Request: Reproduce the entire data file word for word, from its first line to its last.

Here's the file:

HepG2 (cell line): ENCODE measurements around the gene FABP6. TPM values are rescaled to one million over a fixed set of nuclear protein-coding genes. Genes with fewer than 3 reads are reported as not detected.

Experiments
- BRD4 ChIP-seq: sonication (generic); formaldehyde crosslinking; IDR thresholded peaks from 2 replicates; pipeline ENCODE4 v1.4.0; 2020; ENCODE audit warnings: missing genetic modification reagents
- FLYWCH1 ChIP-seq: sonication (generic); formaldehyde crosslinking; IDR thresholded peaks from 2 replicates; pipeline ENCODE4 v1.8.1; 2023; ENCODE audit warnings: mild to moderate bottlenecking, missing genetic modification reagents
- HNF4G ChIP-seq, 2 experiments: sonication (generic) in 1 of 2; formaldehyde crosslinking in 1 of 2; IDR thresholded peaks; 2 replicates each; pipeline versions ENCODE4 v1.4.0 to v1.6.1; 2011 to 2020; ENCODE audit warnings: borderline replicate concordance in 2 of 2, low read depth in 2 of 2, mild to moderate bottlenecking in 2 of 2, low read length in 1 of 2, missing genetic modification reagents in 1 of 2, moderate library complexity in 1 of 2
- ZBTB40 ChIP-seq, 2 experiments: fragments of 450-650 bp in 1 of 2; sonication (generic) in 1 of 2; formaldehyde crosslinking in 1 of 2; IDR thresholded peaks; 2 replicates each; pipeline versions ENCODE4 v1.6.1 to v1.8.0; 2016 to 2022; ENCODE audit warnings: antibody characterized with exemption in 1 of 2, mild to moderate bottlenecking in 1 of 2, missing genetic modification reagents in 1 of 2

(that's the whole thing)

HepG2 (cell line): ENCODE measurements around the gene FABP6. TPM values are rescaled to one million over a fixed set of nuclear protein-coding genes. Genes with fewer than 3 reads are reported as not detected.

Experiments
- BRD4 ChIP-seq: sonication (generic); formaldehyde crosslinking; IDR thresholded peaks from 2 replicates; pipeline ENCODE4 v1.4.0; 2020; ENCODE audit warnings: missing genetic modification reagents
- FLYWCH1 ChIP-seq: sonication (generic); formaldehyde crosslinking; IDR thresholded peaks from 2 replicates; pipeline ENCODE4 v1.8.1; 2023; ENCODE audit warnings: mild to moderate bottlenecking, missing genetic modification reagents
- HNF4G ChIP-seq, 2 experiments: sonication (generic) in 1 of 2; formaldehyde crosslinking in 1 of 2; IDR thresholded peaks; 2 replicates each; pipeline versions ENCODE4 v1.4.0 to v1.6.1; 2011 to 2020; ENCODE audit warnings: borderline replicate concordance in 2 of 2, low read depth in 2 of 2, mild to moderate bottlenecking in 2 of 2, low read length in 1 of 2, missing genetic modification reagents in 1 of 2, moderate library complexity in 1 of 2
- ZBTB40 ChIP-seq, 2 experiments: fragments of 450-650 bp in 1 of 2; sonication (generic) in 1 of 2; formaldehyde crosslinking in 1 of 2; IDR thresholded peaks; 2 replicates each; pipeline versions ENCODE4 v1.6.1 to v1.8.0; 2016 to 2022; ENCODE audit warnings: antibody characterized with exemption in 1 of 2, mild to moderate bottlenecking in 1 of 2, missing genetic modification reagents in 1 of 2